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The Road (Oprah's Book Club) [Paperback]

Cormac McCarthy
4.0 out of 5 stars  See all reviews (88 customer reviews)
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Book Description

March 28 2007 Vintage International

National Book Critic's Circle Award Finalist

A New York Times Notable Book
One of the Best Books of the Year
The Boston Globe, The Christian Science Monitor, The Denver Post, The Kansas City Star, Los Angeles Times, New York, People, Rocky Mountain News, Time, The Village Voice, The Washington Post

The searing, postapocalyptic novel destined to become Cormac McCarthy's masterpiece.

A father and his son walk alone through burned America. Nothing moves in the ravaged landscape save the ash on the wind. It is cold enough to crack stones, and when the snow falls it is gray. The sky is dark. Their destination is the coast, although they don't know what, if anything, awaits them there. They have nothing; just a pistol to defend themselves against the lawless bands that stalk the road, the clothes they are wearing, a cart of scavenged food—and each other.

The Road is the profoundly moving story of a journey. It boldly imagines a future in which no hope remains, but in which the father and his son, "each the other's world entire," are sustained by love. Awesome in the totality of its vision, it is an unflinching meditation on the worst and the best that we are capable of: ultimate destructiveness, desperate tenacity, and the tenderness that keeps two people alive in the face of total devastation.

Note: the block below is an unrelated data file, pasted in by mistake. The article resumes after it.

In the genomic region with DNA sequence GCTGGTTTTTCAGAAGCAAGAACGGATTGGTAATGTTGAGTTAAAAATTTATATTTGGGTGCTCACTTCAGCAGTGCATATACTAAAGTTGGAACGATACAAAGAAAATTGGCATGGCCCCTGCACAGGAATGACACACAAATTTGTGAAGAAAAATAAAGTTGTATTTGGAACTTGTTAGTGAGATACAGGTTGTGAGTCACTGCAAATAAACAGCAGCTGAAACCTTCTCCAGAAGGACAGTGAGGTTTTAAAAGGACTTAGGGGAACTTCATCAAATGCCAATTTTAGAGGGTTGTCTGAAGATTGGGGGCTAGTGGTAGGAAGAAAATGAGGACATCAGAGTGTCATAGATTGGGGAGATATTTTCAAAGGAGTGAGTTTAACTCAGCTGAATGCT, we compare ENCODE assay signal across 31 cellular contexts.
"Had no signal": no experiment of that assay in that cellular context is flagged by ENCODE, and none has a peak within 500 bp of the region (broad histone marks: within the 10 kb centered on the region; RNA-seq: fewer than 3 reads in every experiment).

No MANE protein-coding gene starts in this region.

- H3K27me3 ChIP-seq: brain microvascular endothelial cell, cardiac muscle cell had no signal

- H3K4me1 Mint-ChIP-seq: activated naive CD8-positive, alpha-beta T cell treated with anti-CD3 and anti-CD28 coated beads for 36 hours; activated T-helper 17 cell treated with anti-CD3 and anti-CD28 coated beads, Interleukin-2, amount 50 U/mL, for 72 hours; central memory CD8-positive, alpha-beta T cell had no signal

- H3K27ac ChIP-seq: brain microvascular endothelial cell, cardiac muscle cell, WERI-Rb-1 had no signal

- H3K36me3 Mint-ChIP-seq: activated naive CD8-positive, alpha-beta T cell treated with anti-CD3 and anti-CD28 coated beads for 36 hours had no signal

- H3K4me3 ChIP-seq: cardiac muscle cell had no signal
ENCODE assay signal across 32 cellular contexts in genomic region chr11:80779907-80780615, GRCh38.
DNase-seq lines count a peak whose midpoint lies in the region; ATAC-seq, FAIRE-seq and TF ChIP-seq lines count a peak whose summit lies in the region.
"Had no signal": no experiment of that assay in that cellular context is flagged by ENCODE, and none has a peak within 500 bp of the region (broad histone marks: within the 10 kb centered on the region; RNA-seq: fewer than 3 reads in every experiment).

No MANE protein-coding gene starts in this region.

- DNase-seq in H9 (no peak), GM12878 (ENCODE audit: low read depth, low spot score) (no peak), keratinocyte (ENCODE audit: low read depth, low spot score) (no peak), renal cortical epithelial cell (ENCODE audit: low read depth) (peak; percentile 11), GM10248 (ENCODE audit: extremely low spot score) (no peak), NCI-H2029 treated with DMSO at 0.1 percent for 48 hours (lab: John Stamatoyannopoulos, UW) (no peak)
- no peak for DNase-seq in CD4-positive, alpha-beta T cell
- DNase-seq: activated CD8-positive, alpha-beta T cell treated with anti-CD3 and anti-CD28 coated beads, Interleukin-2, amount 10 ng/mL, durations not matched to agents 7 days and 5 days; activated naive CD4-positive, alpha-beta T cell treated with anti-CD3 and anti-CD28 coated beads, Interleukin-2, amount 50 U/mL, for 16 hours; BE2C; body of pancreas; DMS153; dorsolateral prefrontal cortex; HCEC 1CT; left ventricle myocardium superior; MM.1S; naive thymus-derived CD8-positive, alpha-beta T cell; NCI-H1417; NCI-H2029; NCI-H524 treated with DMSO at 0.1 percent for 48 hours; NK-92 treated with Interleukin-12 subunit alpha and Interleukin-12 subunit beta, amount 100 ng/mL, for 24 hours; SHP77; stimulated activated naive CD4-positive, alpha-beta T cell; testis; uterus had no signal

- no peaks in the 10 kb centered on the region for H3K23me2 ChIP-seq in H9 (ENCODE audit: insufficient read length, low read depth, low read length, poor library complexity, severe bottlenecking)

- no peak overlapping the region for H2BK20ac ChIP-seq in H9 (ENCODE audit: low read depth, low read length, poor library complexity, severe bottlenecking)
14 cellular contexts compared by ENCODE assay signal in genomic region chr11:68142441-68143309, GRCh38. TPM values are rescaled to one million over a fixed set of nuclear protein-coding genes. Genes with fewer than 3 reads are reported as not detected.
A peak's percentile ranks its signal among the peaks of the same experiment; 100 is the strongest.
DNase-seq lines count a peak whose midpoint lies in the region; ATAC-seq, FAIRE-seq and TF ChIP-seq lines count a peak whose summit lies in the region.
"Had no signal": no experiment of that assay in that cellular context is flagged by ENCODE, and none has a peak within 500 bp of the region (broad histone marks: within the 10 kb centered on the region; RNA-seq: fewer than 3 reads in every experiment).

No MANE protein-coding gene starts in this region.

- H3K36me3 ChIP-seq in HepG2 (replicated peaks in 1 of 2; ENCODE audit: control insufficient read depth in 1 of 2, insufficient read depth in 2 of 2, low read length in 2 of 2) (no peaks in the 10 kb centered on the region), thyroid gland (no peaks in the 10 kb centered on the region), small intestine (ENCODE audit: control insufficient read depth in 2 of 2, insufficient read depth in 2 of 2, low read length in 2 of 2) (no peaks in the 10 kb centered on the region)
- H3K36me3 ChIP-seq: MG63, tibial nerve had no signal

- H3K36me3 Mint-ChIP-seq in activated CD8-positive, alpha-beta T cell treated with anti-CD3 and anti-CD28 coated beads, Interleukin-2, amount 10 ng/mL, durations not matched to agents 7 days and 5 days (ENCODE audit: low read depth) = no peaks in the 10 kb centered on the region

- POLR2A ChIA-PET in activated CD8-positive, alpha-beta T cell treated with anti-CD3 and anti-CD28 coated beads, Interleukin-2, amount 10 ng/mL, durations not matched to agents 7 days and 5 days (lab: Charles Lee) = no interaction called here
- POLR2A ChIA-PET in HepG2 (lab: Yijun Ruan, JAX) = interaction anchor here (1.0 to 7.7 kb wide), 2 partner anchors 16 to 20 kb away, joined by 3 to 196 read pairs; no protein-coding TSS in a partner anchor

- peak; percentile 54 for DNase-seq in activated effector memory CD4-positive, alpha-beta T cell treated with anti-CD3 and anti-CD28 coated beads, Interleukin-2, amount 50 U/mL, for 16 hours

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The Road (Oprah's Book Club) + No Country for Old Men + Blood Meridian: Or the Evening Redness in the West
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From Amazon

Best known for his Border Trilogy, hailed in the San Francisco Chronicle as "an American classic to stand with the finest literary achievements of the century," Cormac McCarthy has written ten rich and often brutal novels, including last year's bestselling No Country for Old Men, and this year's The Road. Profoundly dark, told in spare, searing prose, The Road is a post-apocalyptic masterpiece, one of the best books we've read this year, but in case you need a second (and expert) opinion, we asked Dennis Lehane, author of equally rich, occasionally bleak and brutal novels, to read it and give us his take. Read his glowing review below. --Daphne Durham